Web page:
Ah, Camarillo. Once utterly devoid of any venues or bands whatsoever, it’s now a central point of the burgeoning local music scene. With Rock City Studios being one of the only all-ages venues in the county consistently booking shows for local acts, several bands have cropped up with roots in the land of outlet malls. The band that’s currently making the most waves and building up a respectable following is Camtown’s own The Grandmas.
What’s in a name
The Grandmas’ genesis is the same as most local bands. Longtime friends and alumni of Rio Mesa High, guitarist Mike Fitzgerald and his drumming cousin Ian Fitzgerald, started the band post-graduation, after years of playing together, along with guitarist Austin Knecht and bassist Jimbo Russell — who shares bass duties with Chris Niles based on availability. Keyboardist, Zeke Berkeley, who also plays in End Transmission, was added recently to beef up the band’s eclectic sound. The quirky name came easily enough as the band’s practice space is at the Fitzgeralds’ grandmother’s house, thus making Granny Fitz a front-runner for Coolest Grandmother of the Year.
What sets The Grandmas apart from the rest of the crowd is their legitimately eclectic sound. With influences from classic rockers like the Kinks and near-acoustic alternative ’90s acts like Toad the Wet Sprocket and Built to Spill, The Grandmas manage to walk the fine line between experimental and catchy. Despite key changes and intricate time signatures, there’s a healthy dose of harmony and guitar hooks, as evident on their recently released debut full-length Little Dark Ages. It’s a sound that’s led to gigs at all the local haunts, including the Good Bar, Mai’s Cafe and, of course, their home base, Rock City, where they placed third in the club’s recent battle of the bands.
Full-time scholars, part-time rockers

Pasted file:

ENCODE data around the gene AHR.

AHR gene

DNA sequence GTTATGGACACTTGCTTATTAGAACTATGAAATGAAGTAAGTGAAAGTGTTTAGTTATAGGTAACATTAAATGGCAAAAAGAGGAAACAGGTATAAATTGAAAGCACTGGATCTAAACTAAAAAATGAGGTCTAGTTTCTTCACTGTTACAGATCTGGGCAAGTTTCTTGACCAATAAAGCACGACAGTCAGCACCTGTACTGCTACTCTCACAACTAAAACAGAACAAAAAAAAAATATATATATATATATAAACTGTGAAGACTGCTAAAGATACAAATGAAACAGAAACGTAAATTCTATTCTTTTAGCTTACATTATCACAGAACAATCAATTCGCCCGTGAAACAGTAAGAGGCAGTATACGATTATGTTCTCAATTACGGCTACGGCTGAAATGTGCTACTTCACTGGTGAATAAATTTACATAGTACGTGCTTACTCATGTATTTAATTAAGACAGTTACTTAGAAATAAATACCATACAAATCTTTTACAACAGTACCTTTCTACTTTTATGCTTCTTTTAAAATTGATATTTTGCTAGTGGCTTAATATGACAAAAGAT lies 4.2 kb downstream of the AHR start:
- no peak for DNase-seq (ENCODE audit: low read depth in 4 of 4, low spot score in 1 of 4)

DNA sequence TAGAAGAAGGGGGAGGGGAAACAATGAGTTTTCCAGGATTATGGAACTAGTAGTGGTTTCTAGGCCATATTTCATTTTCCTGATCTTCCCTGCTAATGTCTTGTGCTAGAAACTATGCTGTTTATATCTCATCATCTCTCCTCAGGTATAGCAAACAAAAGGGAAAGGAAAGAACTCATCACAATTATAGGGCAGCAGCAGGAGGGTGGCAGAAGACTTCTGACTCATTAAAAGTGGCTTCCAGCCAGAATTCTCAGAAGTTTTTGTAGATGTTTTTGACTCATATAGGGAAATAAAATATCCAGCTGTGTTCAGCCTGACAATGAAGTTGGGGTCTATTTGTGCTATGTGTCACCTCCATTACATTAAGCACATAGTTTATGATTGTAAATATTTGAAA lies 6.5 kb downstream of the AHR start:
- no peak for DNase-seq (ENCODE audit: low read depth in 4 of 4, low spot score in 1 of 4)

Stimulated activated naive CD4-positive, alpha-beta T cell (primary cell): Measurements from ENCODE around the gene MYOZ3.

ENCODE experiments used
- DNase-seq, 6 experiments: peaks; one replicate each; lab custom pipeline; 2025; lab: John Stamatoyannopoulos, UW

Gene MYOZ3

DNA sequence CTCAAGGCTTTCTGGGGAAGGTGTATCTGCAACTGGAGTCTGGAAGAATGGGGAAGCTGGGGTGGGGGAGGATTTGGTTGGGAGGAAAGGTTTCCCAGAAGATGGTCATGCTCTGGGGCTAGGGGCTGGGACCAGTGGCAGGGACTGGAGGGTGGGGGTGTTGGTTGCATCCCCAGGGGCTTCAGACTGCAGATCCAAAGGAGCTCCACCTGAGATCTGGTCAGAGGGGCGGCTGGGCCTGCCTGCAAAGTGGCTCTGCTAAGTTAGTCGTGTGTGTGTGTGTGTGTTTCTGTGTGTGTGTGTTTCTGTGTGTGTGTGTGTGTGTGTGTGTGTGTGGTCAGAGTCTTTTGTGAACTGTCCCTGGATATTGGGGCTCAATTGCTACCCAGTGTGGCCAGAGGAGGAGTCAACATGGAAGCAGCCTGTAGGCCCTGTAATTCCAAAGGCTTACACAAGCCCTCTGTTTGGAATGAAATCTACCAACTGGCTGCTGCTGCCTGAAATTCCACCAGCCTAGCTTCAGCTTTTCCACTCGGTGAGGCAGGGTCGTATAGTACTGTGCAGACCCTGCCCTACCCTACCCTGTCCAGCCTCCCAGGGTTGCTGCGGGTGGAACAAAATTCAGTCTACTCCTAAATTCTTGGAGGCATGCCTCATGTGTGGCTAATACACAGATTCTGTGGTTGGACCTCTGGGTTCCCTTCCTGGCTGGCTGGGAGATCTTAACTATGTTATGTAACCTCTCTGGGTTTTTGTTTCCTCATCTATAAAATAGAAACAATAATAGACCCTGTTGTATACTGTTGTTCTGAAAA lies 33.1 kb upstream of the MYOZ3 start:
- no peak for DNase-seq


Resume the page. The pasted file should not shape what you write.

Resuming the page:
While the band is definitely a focus, the members also distance themselves from the norm with honest-to-goodness day jobs. There are no part-time video store clerks here. Members spend the 9-to-5 hours working as teachers, accountants and graphic designers, which, although good for the inevitable “fall-back plan,” has limited gigs mostly to Ventura County. Their biggest goal currently is to tour on the new record, which screams for airplay on the reliably cutting-edge college rock radio circuit.
State of the union
Till they hit the road, The Grandmas, who are self-described as “just a bunch of good friends having fun playing music,” are happy to hold the banner up for the rebirth of Camarillo’s music scene. “If Camarillo’s been known for anything musicwise, it’s been more of the skate punk thing, lots of the bro-rock stuff. I think Rock City helped open the door for some other styles to come up,” explains keyboardist and de facto local music historian Zeke Berkely. “The Grandmas are a product of that, to an extent. I think people are little more open minded to the style we’re doing than they would have been had this band existed five years ago. It’s a great time and place to be doing the music we’re doing. It’s cliché, but we’re really just having a lot of fun. Simply writing a song together and performing it is enough for now.”
The Grandmas perform Saturday, May 30, at Mai’s Cafe in Ventura, 2815 East Main St. For more information, visit www.myspace.com/thegrandmasmusic.